SLAS

Introduction to Laboratory Automation Short Course:Resource Page

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Resource page for the "Introduction to Laboratory Automation" short course

To be taught at the SLASAnnual Conference


Contents

Synopsis

This course presents a broad introduction to the field of industrial (i.e. non-clinical) laboratory automation. A general understanding of a laboratory environment is helpful.  It is best suited for those with little or no experience with laboratory automation, those who are seeking an introductory overview of the topic as described in the course outline below.  In the past the course been attended by industrial end-users of automation, laboratory managers, software developers or engineers seeking a broad understanding about lab automation, marketing and sales specialsts from technology providers seeking to better understand what matters to their customers, and corporate executives seeking a broad understanding of the field.  

Because it is a broad survey course, we do not delve into any one subject matter in great depth.  We do not talk about the pros and cons of specific equipment or vendors, but we do to teach you the proper approach to make the best choice on your own (or to understand how your customers should be making choices if you are a vendor).  We cannot in this short time turn you into automation or software engineers or developers, but we do teach you processes and terminology that will help you better interact with people who are experts in various technology fields and better plan your choices and projects. 

Detailed Course Outline

  1. Succeeding with Laboratory Automation
    1. Strategic impact:  Understand industry drivers, costs and benefits of lab automation. 
    2. Tactical strategy
      1. Understand lab automation
      2. Choose the “right” projects
        1. Quick rules of thumb for analyzing and justifying laboratory automation projects
        2. Evaluating bottlenecks
      3. Develop a strategy and plan
        1. Project management for lab automation
        2. Choosing technology entry points
      4. Choose the right technology
      5. Resource and manage the project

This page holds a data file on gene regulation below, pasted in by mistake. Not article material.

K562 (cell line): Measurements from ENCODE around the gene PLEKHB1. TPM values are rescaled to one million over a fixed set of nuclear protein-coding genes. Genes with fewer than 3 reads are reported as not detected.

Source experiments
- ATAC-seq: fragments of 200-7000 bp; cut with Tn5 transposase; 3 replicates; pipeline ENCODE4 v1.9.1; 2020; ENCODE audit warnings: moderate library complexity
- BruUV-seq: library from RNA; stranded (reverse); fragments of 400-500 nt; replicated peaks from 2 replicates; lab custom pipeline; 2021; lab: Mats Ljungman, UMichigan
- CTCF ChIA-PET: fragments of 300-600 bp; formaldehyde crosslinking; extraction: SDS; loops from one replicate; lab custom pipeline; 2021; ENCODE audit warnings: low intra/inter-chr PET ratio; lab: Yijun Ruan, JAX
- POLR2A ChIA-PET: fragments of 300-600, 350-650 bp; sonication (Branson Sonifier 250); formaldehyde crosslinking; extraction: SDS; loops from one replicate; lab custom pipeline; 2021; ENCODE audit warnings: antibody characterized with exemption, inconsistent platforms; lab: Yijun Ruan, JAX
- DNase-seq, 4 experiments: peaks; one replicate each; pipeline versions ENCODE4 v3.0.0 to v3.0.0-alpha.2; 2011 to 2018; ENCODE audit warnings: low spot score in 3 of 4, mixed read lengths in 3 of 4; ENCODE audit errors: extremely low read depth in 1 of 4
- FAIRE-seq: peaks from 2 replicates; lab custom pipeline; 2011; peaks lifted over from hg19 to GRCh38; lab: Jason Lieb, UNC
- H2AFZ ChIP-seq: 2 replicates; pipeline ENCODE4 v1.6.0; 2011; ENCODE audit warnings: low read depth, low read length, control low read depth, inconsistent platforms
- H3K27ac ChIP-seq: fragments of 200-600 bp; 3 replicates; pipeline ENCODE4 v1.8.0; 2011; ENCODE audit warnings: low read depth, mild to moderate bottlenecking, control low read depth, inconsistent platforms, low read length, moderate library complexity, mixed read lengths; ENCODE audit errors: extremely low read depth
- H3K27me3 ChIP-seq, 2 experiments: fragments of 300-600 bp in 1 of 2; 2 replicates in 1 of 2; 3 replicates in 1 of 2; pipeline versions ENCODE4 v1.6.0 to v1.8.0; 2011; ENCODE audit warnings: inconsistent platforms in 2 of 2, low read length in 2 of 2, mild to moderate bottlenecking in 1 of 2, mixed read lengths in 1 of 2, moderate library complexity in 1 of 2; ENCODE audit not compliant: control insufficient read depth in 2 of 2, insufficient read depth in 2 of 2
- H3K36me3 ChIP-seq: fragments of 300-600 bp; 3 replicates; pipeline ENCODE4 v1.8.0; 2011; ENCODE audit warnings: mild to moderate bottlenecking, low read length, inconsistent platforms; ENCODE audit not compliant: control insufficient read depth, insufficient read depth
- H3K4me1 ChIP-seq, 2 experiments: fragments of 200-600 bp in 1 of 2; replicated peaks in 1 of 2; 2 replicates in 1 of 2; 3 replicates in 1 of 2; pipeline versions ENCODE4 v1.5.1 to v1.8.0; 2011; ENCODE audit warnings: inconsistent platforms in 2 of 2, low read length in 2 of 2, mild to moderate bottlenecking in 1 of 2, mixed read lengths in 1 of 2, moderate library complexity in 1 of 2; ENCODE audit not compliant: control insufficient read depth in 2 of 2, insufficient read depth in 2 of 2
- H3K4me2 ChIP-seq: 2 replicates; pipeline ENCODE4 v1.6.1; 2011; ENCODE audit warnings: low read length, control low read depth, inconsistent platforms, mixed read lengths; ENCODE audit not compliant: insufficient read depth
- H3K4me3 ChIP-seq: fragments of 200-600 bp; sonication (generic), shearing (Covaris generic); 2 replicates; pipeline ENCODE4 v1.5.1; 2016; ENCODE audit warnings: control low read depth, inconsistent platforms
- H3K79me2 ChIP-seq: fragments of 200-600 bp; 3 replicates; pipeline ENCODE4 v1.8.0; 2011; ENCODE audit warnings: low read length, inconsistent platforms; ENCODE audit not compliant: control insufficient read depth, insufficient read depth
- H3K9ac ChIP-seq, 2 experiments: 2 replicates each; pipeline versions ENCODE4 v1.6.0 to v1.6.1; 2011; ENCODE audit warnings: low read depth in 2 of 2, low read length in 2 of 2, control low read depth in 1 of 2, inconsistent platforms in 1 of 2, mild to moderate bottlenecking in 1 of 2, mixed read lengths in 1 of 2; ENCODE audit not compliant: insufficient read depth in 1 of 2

1. Build/buy options - current trends
        2. The laboratory automation market
        3. Resourcing options
        4. The laboratory automation expert
      6. Implement, validate and prepare for long-term operation
  2. Automated Systems
    1. Macro to micro scale
    2. Electronic interfaces
    3. Failures, complexity & reliability
    4. Automated ID technologies
    5. Machine vision
    6. Facilities and infrastructure
  3. Laboratory Informatics
    1. Control and Scheduling of Automated Systems
    2. Integration of Laboratory Instruments
    3. Data Acquisition and Management
    4. Data Analysis
    5. ELN’s, LIMS and Workflow systems
  4. Case Study

References from the course

From Chapter 1

  1. ALA 2008 Survey
  2. 2006 ALA Survey on Industrial Laboratory Automation
  3. Factory Acceptance Test
  4. http://www.strategosinc.com/takt_time.htm

From Chapter 2

  1. The LUO concept
  2. Sample_transport_technology
  3. Robotic_Sample_Transport
  4. Automated_Workstation
  5. Microfluidic_sample_transport
  6. Automated_liquid_handling_workstation
  7. Small_volume_pipetting
  8. Acoustic_Nanoliter_Droplet_Ejection
  9. Electronic Interfaces
  10. Agilent WeighPad
  11. Symyx Powder Dispensing Workstation
  12. Artel MVS
  13. Bristol-Myers Squibb Omnique “A Web-based Instrument Monitoring System.” Martin Echols, David K. Smith, and David S. Nirschl. J. Assoc. Lab. Autom. 2004, 9, 398-403
  14. Amgen system for monitoring and reporting daily liquid handling performance. “The Automatic Metric Monitoring Program.” Henry Schultz, et. al. J. Assoc. Lab. Autom. 2003, 8
  15. Automatic_identification_and_data_capture
  16. Digital_imaging
  17. "Machine Vision for Error Detection and Recovery in Laboratory Automation", M.F. Russo, J.V. Petersen, and M.Echols, Laboratory Robotics and Automation, Vol. 7, pp. 145-158, Wiley Publishers, NY, NY, 1995

From Chapter 3

  1. American Laboratory, November 2004. “Streamlining the Development of Instrument Control and Interface Applications”, Shelley Gretlein
  2. Assay_Optimization:_A_Statistical_Design_of_Experiments_Approach
  3. Concepts_for_Dynamic_Scheduling_in_the_Laboratory
  4. National Instruments
  5. Thermo Active Robot
  6. Microsoft Robotics Developers Studio
  7. Robot kits and components
  8. http://accelrys.com/products/scitegic
  9. http://www.cambridgesoft.com 
  10. Workflow Management Coalition
  11. Daniel C. Weaver, “Build vs. Buy vs. Both”
  12. A Web-based instrument monitoring system
  13. The Automatic Metric Monitoring Program

Images and video from the course



Links to supplementary documents

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